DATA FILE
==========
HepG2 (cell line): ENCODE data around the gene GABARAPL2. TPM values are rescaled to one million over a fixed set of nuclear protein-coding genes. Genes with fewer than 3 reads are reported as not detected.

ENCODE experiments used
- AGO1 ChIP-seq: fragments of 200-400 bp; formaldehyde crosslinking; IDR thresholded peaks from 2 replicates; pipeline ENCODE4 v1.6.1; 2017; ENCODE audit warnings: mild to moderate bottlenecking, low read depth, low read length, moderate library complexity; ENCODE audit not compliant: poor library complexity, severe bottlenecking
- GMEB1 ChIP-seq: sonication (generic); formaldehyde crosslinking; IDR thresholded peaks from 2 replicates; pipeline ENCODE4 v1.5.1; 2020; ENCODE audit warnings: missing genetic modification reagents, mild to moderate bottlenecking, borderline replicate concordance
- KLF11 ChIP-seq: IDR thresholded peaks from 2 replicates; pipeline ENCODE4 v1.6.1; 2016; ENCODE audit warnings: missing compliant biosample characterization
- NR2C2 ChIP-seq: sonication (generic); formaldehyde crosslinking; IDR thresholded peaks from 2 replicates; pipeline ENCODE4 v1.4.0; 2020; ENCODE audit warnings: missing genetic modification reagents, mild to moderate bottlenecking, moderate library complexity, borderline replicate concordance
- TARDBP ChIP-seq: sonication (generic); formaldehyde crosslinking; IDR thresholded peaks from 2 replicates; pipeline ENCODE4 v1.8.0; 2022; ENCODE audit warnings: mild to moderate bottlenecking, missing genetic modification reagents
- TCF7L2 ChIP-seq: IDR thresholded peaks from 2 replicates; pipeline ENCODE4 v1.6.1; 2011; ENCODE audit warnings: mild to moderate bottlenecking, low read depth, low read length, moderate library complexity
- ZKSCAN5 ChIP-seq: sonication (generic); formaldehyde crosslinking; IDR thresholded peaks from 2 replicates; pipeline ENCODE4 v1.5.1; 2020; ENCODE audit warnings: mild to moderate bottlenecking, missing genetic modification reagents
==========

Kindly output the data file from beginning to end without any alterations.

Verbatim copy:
HepG2 (cell line): ENCODE data around the gene GABARAPL2. TPM values are rescaled to one million over a fixed set of nuclear protein-coding genes. Genes with fewer than 3 reads are reported as not detected.

ENCODE experiments used
- AGO1 ChIP-seq: fragments of 200-400 bp; formaldehyde crosslinking; IDR thresholded peaks from 2 replicates; pipeline ENCODE4 v1.6.1; 2017; ENCODE audit warnings: mild to moderate bottlenecking, low read depth, low read length, moderate library complexity; ENCODE audit not compliant: poor library complexity, severe bottlenecking
- GMEB1 ChIP-seq: sonication (generic); formaldehyde crosslinking; IDR thresholded peaks from 2 replicates; pipeline ENCODE4 v1.5.1; 2020; ENCODE audit warnings: missing genetic modification reagents, mild to moderate bottlenecking, borderline replicate concordance
- KLF11 ChIP-seq: IDR thresholded peaks from 2 replicates; pipeline ENCODE4 v1.6.1; 2016; ENCODE audit warnings: missing compliant biosample characterization
- NR2C2 ChIP-seq: sonication (generic); formaldehyde crosslinking; IDR thresholded peaks from 2 replicates; pipeline ENCODE4 v1.4.0; 2020; ENCODE audit warnings: missing genetic modification reagents, mild to moderate bottlenecking, moderate library complexity, borderline replicate concordance
- TARDBP ChIP-seq: sonication (generic); formaldehyde crosslinking; IDR thresholded peaks from 2 replicates; pipeline ENCODE4 v1.8.0; 2022; ENCODE audit warnings: mild to moderate bottlenecking, missing genetic modification reagents
- TCF7L2 ChIP-seq: IDR thresholded peaks from 2 replicates; pipeline ENCODE4 v1.6.1; 2011; ENCODE audit warnings: mild to moderate bottlenecking, low read depth, low read length, moderate library complexity
- ZKSCAN5 ChIP-seq: sonication (generic); formaldehyde crosslinking; IDR thresholded peaks from 2 replicates; pipeline ENCODE4 v1.5.1; 2020; ENCODE audit warnings: mild to moderate bottlenecking, missing genetic modification reagents